39th Annual Art Faculty Exhibition, University of Florida, Miami, FL
2001 A Painting Over the Sofa (that’s not necessarily a painting); (traveling tour through 2004)
1999 There but for the Grace of…Temporary Shelters, Here Here. A Shelter for ideas in art, architecture & design Gallery, Cleveland, OH
1997 Crossing The Threshold (31 women artists ages 70 to 105), Steinbaum Krauss Gallery, NYC (traveling tour through 2001).
1994 Memories of Childhood..so we’re not the Cleavers or the Brady Bunch, Steinbaum Krauss Gallery, NYC (travel tour through US)
1993 93 Holiday Greetings & Wishes for 94, Steinbaum Krauss Gallery, NYC
1992 Floored Art, Bernice Steinbaum Gallery, NYC (travel tour through US)
The Rocker, Bernice Steinbaum Gallery, NYC
Obsessive Compulsive, Bernice Steinbaum Gallery, NYC
1991 Collage Unglued, North Miami Museum of Contemporary Art, North Miami, FL
The New West, Bernice Steinbaum Gallery, NYC
1990 The Definitive Contemporary American Art Quilt, Bernice Steinbaum Gallery, NYC (travel tour through US)
The Art of Fashion, Bernice Steinbaum Gallery, NYC (travel tour U.S.)
1989 Gardens Real & Imagined, Bernice Steinbaum Gallery, NYC (travel tour through US)
American Resources: Selected Works of African American Artists, Bernice Steinbaum Gallery, NYC (travel tour through US)
Beyond the Tradition of Rocking Chairs (On and Off Your Rocker), Bernice Steinbaum Gallery, NYC
1988 Alice and Look Who Else, Through the Looking Glass, Bernice Steinbaum Gallery, NYC (travel tour through US)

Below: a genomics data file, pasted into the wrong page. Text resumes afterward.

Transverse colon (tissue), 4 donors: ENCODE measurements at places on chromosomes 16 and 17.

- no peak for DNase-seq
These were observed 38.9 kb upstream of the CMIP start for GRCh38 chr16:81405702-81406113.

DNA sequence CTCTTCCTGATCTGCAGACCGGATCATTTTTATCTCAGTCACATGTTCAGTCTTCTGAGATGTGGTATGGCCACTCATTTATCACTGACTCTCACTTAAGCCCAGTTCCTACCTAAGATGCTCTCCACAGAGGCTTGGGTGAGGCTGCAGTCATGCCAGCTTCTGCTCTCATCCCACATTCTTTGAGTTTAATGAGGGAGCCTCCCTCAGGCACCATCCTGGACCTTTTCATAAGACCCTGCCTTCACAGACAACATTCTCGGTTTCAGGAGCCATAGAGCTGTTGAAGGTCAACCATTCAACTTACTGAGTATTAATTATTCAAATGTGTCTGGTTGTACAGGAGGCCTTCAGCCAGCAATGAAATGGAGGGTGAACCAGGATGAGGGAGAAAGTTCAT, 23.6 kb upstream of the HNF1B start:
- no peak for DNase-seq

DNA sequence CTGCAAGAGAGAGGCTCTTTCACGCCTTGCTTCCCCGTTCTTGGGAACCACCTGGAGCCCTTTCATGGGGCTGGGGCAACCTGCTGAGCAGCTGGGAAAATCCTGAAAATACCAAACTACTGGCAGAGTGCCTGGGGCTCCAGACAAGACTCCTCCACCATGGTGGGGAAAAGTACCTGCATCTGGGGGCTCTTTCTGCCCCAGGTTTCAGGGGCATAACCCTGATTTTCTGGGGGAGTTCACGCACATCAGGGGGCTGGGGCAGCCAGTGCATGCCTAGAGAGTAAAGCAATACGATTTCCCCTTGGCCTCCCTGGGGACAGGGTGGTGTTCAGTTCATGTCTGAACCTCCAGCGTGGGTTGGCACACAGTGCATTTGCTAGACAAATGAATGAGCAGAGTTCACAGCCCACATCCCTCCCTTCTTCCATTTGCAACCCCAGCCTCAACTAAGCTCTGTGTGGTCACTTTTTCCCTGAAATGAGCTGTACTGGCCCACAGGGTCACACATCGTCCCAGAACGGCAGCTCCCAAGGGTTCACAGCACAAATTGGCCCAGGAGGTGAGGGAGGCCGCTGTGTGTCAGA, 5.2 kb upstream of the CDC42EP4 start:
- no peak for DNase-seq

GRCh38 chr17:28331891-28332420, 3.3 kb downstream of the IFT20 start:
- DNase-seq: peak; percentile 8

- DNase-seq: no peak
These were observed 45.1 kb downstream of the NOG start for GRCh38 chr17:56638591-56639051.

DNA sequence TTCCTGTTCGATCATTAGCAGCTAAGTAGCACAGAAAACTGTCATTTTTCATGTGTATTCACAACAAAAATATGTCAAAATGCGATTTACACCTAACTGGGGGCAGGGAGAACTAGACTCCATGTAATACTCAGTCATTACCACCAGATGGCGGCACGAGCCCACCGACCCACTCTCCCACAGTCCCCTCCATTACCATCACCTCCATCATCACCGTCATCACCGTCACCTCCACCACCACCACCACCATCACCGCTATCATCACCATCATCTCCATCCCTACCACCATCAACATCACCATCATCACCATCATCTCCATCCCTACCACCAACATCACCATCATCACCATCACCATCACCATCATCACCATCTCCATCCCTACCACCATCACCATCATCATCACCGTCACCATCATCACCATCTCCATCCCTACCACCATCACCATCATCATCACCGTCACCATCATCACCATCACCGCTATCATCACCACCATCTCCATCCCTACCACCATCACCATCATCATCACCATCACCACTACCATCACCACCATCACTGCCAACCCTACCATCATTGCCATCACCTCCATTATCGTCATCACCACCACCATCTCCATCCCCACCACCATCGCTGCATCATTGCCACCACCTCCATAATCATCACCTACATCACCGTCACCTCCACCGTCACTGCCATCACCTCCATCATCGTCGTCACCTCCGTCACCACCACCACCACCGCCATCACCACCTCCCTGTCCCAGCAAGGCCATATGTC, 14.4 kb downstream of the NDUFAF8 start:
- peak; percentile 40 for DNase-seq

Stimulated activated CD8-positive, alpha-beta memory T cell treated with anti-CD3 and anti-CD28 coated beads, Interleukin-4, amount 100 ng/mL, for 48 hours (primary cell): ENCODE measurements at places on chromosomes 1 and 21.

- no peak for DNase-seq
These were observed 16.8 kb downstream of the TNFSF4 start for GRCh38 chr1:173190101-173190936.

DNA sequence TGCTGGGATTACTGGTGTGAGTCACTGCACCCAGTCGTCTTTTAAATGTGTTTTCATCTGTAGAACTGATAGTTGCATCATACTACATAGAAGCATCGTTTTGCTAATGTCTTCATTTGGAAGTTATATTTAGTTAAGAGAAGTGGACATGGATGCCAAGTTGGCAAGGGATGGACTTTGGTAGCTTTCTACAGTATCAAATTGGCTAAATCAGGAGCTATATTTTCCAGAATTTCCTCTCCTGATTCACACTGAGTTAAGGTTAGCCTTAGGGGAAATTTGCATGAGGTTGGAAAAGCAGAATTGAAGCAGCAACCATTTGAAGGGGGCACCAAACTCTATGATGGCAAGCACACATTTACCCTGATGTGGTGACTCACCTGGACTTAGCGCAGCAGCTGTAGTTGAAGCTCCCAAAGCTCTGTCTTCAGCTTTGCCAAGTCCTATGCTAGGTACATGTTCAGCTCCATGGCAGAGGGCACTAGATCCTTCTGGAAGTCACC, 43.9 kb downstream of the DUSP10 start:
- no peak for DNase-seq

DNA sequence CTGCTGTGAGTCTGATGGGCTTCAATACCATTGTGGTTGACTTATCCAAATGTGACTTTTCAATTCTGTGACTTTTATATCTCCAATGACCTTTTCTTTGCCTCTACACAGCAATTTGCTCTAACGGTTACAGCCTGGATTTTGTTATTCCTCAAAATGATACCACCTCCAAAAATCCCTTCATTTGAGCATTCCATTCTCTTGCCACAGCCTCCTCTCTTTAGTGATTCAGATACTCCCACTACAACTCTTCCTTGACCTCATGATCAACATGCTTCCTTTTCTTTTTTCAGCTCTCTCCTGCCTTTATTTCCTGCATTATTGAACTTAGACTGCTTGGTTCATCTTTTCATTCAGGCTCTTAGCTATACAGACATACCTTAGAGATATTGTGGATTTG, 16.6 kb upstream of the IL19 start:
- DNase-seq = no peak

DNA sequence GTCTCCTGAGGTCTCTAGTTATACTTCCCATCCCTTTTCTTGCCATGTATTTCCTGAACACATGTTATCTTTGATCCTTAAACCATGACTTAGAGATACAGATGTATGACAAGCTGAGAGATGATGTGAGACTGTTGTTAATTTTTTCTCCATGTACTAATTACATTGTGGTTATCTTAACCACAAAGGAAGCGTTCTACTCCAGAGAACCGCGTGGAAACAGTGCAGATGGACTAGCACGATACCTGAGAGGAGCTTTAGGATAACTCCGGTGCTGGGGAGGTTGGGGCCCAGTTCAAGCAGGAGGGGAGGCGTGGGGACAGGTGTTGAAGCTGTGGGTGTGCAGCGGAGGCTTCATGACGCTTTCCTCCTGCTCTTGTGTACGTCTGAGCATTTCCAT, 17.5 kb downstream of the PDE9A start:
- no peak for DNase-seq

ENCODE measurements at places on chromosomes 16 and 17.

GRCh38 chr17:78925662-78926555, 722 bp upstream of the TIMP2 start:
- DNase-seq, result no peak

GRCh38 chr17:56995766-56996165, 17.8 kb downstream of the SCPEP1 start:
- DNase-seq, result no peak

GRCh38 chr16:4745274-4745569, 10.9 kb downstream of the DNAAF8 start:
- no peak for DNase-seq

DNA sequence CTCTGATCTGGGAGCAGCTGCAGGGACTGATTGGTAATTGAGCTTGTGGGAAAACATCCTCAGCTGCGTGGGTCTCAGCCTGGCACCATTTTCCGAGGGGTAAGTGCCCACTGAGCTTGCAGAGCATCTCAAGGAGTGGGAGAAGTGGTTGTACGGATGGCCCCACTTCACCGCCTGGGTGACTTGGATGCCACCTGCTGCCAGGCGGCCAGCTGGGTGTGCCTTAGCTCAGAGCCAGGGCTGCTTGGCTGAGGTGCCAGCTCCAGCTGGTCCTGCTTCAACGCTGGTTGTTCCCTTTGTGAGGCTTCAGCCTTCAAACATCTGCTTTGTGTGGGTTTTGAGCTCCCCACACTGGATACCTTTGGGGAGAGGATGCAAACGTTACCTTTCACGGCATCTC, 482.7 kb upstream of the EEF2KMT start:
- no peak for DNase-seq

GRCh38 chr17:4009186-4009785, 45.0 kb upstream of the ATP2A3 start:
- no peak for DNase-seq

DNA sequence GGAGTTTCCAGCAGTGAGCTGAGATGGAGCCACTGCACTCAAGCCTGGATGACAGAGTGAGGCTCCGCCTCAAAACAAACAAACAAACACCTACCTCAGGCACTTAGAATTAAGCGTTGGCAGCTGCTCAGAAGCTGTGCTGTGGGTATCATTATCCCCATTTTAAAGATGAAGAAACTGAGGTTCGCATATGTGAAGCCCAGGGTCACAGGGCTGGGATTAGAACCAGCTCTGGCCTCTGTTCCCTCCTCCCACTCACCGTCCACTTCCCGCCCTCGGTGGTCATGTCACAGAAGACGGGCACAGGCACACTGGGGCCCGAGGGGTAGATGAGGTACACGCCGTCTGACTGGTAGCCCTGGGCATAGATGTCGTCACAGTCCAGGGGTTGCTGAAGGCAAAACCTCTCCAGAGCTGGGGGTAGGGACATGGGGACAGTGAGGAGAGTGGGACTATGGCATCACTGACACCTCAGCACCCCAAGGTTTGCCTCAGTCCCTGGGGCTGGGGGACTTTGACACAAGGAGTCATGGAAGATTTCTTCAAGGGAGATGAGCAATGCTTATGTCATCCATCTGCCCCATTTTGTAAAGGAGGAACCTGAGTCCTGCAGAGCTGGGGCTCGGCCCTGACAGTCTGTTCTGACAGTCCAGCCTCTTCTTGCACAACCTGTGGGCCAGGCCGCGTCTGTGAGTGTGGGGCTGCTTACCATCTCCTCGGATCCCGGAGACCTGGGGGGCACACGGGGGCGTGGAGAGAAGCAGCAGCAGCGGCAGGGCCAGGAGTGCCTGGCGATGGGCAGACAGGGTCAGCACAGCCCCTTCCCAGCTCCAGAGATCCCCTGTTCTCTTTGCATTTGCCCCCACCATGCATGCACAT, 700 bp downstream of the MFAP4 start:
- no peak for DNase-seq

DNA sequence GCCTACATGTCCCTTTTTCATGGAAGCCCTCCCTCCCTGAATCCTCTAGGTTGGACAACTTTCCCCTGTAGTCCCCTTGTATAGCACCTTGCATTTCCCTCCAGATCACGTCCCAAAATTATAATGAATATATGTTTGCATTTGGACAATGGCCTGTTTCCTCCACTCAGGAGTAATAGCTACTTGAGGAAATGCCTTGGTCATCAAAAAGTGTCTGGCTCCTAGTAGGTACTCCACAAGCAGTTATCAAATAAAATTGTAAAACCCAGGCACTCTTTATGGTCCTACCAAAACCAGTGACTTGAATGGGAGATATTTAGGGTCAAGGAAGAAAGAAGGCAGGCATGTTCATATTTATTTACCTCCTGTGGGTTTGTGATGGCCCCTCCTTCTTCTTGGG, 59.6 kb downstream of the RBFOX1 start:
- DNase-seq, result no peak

Pioneer & Pioneering 20th Century Women Furniture Designers & Furniture Designer/Makers, Curated by Nina Stritzler, Bernice Steinbaum Gallery, NYC
1986 Elders of the Tribe, Bernice Steinbaum Gallery, NYC (travel tour through US)
1985 Adornments, Bernice Steinbaum Gallery, NYC (travel tour U.S.)
Staged/Stages, Co-curated with Judy K. Collischan Van Wagner, Bernice Steinbaum Gallery, NYC (travel tour through U.S.)
1984 1 + 1 = 2, Co-curated with Paul Brach, Bernice Steinbaum Gallery, NYC
(travel tour U.S.)
Common Ground
Cowboys and Indians
Fiber Arts, guest curator for the gov of Monaco

Museum for African Art
Arts Alliance
College Art Association, NY
Cooper Union
Equity Life
Fashion Institute of Technology
Fine Arts Museum of Long Island
New York University
School of Visual Arts
Teacher’s College, Columbia University (panel) 1996
Whitney Extension

SELECTED LECTURES
The Little Black Dress, Florida Institute of Technology, Melbourne, FL
Harvard University, International Fellows, Cambridge, MA
Looking at Contemporary Art from a Chinese Perspective, in conjunction with an exhibition of the work of Hung Liu, The Gallery of Contemporary Art, Sacred Heart University, Fairfield, CT, May 14, 1999, in conjunction with Crossing the Threshold, Spencer Museum of Art, University of Kansas, Lawrence, KS October 8, 1998
Thelma & Louise Ride through Crossing The Threshold, New Jersey State College, Ewing, NJ, March 4, 1998.